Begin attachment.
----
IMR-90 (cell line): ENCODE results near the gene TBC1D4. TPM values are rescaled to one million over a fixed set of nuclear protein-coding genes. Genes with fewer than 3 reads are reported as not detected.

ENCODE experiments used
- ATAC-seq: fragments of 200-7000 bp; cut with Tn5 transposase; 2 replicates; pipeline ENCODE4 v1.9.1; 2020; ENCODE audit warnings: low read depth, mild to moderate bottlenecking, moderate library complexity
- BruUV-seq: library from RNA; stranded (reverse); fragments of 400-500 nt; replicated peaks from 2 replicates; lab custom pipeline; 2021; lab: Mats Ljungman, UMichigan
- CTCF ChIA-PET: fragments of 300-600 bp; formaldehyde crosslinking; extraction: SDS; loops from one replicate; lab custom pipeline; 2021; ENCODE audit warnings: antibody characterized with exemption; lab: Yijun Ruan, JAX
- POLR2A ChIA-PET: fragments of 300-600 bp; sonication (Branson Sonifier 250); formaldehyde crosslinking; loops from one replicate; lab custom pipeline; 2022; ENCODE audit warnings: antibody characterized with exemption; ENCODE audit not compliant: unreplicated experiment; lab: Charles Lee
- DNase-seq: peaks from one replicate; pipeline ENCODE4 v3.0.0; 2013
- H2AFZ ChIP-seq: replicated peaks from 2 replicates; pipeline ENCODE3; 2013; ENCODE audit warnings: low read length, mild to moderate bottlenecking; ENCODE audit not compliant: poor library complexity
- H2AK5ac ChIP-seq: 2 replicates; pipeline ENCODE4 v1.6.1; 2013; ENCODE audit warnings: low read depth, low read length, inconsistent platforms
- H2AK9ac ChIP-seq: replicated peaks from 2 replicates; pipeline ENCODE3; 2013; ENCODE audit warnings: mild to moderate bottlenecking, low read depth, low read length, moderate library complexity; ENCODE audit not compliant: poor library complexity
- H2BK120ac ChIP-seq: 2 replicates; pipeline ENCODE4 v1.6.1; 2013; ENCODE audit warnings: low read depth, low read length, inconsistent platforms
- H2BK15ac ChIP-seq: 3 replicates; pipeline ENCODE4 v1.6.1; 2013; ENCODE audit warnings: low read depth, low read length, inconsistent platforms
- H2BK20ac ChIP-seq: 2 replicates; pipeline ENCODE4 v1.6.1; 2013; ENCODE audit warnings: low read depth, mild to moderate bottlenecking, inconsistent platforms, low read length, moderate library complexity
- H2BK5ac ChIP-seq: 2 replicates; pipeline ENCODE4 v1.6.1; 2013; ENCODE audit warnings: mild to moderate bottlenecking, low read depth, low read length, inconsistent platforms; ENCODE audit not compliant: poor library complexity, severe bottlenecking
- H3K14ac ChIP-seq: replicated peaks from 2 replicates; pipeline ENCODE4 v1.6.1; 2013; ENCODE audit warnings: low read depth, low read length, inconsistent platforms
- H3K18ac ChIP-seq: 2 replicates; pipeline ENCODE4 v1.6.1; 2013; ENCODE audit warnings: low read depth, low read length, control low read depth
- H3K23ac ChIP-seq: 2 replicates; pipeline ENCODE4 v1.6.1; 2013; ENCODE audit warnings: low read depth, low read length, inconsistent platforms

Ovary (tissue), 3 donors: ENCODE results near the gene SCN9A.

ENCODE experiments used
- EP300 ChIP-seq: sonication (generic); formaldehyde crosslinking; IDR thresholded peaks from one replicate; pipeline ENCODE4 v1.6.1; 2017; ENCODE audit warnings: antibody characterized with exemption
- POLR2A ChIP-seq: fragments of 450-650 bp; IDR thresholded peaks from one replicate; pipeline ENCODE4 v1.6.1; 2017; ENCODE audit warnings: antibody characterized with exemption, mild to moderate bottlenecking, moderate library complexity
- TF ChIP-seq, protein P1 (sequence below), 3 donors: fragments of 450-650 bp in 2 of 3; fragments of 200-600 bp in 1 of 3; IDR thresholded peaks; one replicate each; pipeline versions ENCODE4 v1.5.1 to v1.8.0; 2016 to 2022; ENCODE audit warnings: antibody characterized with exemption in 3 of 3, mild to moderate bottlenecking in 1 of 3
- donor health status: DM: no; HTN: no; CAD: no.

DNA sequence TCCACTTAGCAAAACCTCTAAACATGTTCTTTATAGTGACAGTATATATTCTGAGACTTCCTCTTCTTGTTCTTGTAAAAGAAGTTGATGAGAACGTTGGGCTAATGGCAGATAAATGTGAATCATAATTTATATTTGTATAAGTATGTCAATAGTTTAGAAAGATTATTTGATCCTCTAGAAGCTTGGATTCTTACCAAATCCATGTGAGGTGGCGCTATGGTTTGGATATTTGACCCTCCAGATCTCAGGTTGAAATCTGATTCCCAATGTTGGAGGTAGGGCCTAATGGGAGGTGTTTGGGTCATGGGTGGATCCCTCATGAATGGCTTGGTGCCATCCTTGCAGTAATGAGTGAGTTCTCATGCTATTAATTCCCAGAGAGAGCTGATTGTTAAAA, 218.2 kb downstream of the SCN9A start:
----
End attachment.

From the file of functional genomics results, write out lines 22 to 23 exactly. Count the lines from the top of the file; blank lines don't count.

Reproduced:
- TF ChIP-seq, protein P1 (sequence below), 3 donors: fragments of 450-650 bp in 2 of 3; fragments of 200-600 bp in 1 of 3; IDR thresholded peaks; one replicate each; pipeline versions ENCODE4 v1.5.1 to v1.8.0; 2016 to 2022; ENCODE audit warnings: antibody characterized with exemption in 3 of 3, mild to moderate bottlenecking in 1 of 3
- donor health status: DM: no; HTN: no; CAD: no.